Topical retinoids include tretinoin, adapalene, and tazarotene. Their use in the treatment of acne has demonstrated satisfactory outcomes.14 An analysis of two multicentre, randomised, vehicle-controlled, Phase III studies evaluated the efficacy of topical tretinoin for patients with moderate-to-severe acne and demonstrated a significantly higher efficacy of tretinoin 0.05% in reducing acne lesion count compared to vehicle alone in 154 patients (p=0.001).14 U.S. Food and Drug Administration (FDA)-approved in 1996, adapalene has mainly been reported as a combined regimen with benzoyl peroxide with mean percentage changes of comedonal acne being superior than for those patients treated with adapalene as a single agent.15,16 Topical tazarotene was first approved in 1997 for the treatment of acne. A review of five Phase I studies in normal controls and two Phase III studies in patients with moderate-to-severe acne reported on the safety and efficacy of tazarotene 0.1% foam for acne vulgaris.17 Reported side effects are mainly limited to dryness and irritation.5 The clinical guidelines for the treatment of acne in 2016 classified them as Grade A with level of evidence of I–II.9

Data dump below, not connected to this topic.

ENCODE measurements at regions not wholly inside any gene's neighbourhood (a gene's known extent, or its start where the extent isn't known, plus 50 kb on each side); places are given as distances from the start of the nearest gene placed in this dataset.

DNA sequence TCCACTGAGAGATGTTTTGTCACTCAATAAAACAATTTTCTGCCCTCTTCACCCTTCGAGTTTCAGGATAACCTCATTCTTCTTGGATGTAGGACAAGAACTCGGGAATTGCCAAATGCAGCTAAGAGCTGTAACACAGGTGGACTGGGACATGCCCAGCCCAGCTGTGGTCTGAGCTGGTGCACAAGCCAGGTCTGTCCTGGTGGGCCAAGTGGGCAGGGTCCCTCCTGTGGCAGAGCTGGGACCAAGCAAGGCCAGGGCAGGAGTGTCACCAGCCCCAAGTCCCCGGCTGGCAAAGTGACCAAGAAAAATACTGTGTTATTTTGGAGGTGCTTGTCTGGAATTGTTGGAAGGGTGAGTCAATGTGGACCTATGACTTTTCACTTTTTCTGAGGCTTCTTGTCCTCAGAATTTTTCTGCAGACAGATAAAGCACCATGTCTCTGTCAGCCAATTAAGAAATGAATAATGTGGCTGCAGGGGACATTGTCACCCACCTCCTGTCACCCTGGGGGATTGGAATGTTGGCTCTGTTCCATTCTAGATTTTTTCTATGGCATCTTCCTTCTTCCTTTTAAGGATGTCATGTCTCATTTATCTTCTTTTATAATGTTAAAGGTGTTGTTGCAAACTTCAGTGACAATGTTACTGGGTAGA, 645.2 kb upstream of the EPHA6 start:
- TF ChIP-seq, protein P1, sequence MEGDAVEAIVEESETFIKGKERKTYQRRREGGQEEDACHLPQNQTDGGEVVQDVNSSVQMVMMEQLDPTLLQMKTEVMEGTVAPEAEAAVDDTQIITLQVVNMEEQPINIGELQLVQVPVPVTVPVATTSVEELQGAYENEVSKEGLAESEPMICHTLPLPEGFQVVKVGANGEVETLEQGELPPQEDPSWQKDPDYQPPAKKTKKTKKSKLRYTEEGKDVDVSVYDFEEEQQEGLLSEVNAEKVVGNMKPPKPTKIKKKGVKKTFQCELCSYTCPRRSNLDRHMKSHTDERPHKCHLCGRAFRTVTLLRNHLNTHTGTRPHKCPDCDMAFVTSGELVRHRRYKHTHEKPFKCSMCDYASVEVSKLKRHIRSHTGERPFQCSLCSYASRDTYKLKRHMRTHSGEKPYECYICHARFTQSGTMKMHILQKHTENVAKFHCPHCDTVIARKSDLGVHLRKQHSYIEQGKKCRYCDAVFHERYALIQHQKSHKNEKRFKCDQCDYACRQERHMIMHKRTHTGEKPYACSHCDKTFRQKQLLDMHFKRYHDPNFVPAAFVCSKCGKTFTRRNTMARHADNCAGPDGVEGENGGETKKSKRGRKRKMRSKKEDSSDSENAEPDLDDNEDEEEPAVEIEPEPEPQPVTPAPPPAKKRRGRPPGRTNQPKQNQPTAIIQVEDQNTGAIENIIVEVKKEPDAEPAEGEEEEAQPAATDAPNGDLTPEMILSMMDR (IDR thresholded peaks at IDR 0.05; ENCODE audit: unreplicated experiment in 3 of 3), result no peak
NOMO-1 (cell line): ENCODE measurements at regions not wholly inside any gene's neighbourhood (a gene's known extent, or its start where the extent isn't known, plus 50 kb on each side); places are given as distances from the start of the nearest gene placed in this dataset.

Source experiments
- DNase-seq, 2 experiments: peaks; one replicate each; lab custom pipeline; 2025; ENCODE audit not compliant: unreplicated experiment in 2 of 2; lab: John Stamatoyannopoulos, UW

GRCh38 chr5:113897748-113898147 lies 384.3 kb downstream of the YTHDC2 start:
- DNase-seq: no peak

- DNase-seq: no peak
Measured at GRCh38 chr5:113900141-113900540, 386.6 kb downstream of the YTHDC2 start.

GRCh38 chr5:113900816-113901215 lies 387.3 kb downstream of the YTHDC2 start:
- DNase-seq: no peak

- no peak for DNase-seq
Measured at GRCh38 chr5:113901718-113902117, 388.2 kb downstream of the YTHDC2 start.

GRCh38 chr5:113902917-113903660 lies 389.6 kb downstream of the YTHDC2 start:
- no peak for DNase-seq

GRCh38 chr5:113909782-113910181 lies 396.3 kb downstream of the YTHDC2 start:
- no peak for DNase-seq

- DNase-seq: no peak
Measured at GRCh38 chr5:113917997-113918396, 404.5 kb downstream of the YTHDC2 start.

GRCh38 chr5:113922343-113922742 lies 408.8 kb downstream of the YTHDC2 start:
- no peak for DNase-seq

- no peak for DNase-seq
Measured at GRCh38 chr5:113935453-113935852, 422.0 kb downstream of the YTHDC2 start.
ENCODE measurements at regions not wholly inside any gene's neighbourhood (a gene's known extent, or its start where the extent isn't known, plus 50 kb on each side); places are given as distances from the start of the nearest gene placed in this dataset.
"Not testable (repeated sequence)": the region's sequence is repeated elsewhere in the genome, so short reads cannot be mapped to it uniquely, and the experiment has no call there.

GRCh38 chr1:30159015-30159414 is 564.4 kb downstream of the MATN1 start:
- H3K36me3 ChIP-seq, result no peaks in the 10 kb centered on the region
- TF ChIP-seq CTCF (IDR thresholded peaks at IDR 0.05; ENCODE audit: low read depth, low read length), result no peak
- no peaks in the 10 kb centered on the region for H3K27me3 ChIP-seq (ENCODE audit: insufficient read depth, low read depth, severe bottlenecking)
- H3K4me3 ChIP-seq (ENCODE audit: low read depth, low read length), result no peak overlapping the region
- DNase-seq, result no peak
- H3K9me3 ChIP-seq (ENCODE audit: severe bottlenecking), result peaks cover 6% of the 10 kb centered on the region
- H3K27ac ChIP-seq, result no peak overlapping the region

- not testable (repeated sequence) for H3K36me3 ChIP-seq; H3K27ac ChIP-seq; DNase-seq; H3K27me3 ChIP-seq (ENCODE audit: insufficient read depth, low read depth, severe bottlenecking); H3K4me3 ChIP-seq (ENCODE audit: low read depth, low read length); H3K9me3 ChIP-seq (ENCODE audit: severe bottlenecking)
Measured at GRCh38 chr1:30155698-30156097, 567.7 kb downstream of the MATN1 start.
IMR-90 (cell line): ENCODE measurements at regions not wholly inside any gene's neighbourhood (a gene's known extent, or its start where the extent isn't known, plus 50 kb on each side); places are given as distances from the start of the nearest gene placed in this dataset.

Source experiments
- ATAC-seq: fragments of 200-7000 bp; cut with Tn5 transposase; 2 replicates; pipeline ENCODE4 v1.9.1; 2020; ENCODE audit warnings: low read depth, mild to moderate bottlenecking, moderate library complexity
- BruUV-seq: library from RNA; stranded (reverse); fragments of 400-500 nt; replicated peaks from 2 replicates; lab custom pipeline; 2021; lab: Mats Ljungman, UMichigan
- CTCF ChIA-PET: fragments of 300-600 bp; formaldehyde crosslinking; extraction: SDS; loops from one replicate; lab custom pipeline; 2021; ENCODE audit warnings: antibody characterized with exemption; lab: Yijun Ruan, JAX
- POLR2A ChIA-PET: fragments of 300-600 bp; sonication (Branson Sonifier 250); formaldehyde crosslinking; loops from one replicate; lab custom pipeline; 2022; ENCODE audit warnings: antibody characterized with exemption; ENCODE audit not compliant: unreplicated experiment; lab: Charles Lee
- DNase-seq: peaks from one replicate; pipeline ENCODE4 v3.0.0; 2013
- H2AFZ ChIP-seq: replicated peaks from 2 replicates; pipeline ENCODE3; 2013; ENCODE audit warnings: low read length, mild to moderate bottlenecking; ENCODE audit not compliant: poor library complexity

Salicylic Acid and Azelaic Acid
Both salicylic and azelaic acid are used as a topical keratolytic for the treatment of acne.5 Both agents have mild side events which are limited to local irritant reactions. The clinical guidelines for the treatment of acne in 2016 classified them as Grade B with a level of evidence II and Grade A with level of evidence I, respectively.9